Smith Wildman Brookhart (1869-1944) was elected to the U.S. Senate in 1926. He was known there as a ‘fervent dry.’
The problems caused by Prohibition (1920-1933) increased. So did calls for its repeal. Sen. Brookhardt desperately wanted to stop this growing movement. So he began a nation-wide tour debating prominent ‘wets.’ They included prominent opponents of Prohibition Fiorello LaGuardia Clarence Darrow.
In debating LaGuardia in 1930, Brookhardt insisted that ‘Prohibition can be enforced. I have enforced it.’ America is dry; there are a few wet cities, but but a few were cities cannot overthrow America.’1
In debating Darrow, Brookhardt accused him of preaching anarchy. He said everyone must ‘obey the will of the majority.’ Darrow later described Brookhardt as ‘sincere but uncivilized.’2
Brookhart favored greatly increasing Prohibition enforcement spending. He called for an increase of 240 million dollars. That’s equivalent to over three and one-quarter billion dollars today.
Brookhart’s rigidly dry position was not popular. There was widespread unemployment in the Depression. Repeal supporters argued that legalizing alcoholic beverages would stimulate the economy. This, in turn, would provide much-needed tax revenue.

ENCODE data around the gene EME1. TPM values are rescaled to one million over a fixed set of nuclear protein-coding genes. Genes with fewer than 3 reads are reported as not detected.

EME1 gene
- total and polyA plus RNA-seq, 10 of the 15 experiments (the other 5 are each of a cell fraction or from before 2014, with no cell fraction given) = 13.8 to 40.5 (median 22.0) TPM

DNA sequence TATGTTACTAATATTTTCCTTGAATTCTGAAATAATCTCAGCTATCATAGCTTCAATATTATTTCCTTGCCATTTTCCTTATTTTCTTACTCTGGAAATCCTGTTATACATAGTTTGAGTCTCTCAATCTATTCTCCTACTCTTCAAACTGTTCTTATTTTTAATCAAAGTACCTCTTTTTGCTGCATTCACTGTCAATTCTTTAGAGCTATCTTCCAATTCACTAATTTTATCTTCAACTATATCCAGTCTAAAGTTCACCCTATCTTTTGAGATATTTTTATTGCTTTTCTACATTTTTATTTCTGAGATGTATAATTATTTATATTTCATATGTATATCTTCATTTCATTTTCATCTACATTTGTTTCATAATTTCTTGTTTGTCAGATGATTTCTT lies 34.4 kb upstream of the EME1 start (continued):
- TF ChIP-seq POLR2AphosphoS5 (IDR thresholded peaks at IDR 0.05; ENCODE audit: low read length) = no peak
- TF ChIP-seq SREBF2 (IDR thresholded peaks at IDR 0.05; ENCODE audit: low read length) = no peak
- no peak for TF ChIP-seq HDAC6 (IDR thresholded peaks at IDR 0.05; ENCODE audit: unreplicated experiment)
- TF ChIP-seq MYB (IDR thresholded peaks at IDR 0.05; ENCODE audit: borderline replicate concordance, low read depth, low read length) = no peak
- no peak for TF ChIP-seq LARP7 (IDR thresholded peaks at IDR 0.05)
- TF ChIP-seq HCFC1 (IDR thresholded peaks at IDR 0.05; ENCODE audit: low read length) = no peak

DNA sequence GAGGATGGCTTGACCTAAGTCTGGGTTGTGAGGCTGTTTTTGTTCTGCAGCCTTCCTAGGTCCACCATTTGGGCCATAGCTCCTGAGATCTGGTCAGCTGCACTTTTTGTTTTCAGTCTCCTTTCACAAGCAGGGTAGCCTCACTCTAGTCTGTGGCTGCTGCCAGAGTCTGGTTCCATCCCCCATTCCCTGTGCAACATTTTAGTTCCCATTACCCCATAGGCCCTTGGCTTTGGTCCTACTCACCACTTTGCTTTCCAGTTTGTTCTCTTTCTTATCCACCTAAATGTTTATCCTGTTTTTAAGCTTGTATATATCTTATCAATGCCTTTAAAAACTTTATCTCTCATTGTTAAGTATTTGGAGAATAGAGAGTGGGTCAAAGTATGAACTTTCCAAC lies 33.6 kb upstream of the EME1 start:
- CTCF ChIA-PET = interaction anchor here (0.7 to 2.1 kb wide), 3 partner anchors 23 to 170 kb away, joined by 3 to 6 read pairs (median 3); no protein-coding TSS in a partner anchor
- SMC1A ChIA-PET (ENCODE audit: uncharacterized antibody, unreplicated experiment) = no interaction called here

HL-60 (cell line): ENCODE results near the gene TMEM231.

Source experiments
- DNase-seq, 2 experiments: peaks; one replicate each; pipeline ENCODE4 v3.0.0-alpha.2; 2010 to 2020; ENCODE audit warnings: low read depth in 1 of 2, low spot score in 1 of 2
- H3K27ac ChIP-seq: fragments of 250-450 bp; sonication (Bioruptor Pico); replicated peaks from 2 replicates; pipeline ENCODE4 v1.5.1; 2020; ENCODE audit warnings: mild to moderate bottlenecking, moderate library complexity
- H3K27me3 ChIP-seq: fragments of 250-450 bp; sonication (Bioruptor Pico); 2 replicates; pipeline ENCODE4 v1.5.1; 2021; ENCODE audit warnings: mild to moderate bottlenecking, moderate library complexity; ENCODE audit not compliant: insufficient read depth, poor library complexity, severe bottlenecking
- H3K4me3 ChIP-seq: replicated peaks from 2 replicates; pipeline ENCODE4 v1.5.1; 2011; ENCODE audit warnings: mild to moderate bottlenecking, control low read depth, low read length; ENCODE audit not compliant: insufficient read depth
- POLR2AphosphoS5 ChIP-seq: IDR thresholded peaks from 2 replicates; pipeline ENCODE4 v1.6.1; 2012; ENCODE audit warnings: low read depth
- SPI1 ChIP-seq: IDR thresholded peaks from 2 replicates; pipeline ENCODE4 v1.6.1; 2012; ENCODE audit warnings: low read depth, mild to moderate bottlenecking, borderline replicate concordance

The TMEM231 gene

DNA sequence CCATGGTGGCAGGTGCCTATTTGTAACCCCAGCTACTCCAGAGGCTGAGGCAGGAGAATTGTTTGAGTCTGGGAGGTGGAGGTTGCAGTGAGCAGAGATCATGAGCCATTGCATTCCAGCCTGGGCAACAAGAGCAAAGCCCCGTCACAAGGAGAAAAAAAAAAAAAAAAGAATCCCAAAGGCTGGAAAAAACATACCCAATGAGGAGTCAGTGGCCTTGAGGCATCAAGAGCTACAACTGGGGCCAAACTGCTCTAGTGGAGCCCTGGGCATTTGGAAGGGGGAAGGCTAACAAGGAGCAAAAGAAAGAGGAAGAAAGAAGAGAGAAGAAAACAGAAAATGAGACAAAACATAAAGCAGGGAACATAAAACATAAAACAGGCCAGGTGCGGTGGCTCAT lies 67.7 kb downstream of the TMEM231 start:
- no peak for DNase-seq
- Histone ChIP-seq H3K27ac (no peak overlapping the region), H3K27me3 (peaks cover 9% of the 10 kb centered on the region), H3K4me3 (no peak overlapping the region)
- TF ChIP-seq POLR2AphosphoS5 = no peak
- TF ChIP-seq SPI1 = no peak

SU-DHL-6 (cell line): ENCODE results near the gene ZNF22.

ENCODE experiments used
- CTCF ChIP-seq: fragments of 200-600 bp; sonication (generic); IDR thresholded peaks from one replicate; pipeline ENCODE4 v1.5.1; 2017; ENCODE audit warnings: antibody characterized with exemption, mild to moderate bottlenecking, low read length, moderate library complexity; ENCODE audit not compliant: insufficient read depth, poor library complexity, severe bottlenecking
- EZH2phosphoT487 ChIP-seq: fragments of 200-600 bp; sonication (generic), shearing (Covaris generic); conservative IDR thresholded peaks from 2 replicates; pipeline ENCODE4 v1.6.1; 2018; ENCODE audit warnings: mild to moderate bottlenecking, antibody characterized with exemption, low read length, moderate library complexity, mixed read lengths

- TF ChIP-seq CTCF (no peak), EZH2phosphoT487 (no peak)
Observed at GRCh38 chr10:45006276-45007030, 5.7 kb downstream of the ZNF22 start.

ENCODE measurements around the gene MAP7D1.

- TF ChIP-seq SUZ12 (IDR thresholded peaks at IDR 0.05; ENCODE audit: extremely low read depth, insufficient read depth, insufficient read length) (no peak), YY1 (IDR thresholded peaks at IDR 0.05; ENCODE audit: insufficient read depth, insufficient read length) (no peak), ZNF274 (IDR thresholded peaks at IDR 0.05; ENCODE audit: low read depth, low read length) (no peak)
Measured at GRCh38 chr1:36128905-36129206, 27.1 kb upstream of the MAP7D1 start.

But the Senator had an uncompromising nature. He severely criticized colleagues who drank any alcohol. He also had vicious political fights. This all contributed to his political downfall. Perhaps his middle name was appropriate.
To the end of his life Smith Wildman Brookhart insisted that ‘liquor is a poison and drinking it is a crime.’3
1.”I’ve Enforced Dry Law.’ Cries Brookhardt.’ Des Moines Register, Feb. 8, 1930.
2. McDaniels, G. Smith Wildman Brookhart. Ames: Iowa State U Press, 1995, p. 251.
3. McDaniels, G. The Search for Smith Wildman Brookhart. Books at Iowa, 1990 (April), 52.
Neprash, J. The Brookhart Campaigns in Iowa 1920-1926, NY: AMS Press, 1968.
Ossian, L. Prohibition possibly prohibited: Iowans voicing temperance concerns, 1929-1933. Soci Hist Alco Drugs, 2006, 20, 225-246.